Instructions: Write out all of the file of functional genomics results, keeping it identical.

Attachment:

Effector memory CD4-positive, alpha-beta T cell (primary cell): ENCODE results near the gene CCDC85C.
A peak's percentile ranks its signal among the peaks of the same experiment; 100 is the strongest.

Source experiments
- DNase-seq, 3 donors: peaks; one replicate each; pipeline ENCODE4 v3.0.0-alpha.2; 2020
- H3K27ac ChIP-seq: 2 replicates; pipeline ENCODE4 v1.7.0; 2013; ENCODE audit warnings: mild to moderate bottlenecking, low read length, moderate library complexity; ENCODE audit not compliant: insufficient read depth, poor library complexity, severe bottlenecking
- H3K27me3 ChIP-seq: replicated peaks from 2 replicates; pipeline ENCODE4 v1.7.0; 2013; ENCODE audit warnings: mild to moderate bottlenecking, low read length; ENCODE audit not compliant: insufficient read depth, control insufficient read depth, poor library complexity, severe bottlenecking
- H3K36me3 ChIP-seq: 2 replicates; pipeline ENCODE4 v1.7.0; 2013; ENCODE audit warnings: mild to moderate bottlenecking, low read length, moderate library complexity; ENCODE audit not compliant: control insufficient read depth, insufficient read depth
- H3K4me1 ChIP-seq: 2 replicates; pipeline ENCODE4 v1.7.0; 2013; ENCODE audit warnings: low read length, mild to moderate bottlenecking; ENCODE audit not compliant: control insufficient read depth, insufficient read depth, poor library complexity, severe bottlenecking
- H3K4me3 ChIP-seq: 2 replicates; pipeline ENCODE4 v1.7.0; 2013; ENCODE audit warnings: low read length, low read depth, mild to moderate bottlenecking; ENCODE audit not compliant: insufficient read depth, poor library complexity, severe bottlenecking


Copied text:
Effector memory CD4-positive, alpha-beta T cell (primary cell): ENCODE results near the gene CCDC85C.
A peak's percentile ranks its signal among the peaks of the same experiment; 100 is the strongest.

Source experiments
- DNase-seq, 3 donors: peaks; one replicate each; pipeline ENCODE4 v3.0.0-alpha.2; 2020
- H3K27ac ChIP-seq: 2 replicates; pipeline ENCODE4 v1.7.0; 2013; ENCODE audit warnings: mild to moderate bottlenecking, low read length, moderate library complexity; ENCODE audit not compliant: insufficient read depth, poor library complexity, severe bottlenecking
- H3K27me3 ChIP-seq: replicated peaks from 2 replicates; pipeline ENCODE4 v1.7.0; 2013; ENCODE audit warnings: mild to moderate bottlenecking, low read length; ENCODE audit not compliant: insufficient read depth, control insufficient read depth, poor library complexity, severe bottlenecking
- H3K36me3 ChIP-seq: 2 replicates; pipeline ENCODE4 v1.7.0; 2013; ENCODE audit warnings: mild to moderate bottlenecking, low read length, moderate library complexity; ENCODE audit not compliant: control insufficient read depth, insufficient read depth
- H3K4me1 ChIP-seq: 2 replicates; pipeline ENCODE4 v1.7.0; 2013; ENCODE audit warnings: low read length, mild to moderate bottlenecking; ENCODE audit not compliant: control insufficient read depth, insufficient read depth, poor library complexity, severe bottlenecking
- H3K4me3 ChIP-seq: 2 replicates; pipeline ENCODE4 v1.7.0; 2013; ENCODE audit warnings: low read length, low read depth, mild to moderate bottlenecking; ENCODE audit not compliant: insufficient read depth, poor library complexity, severe bottlenecking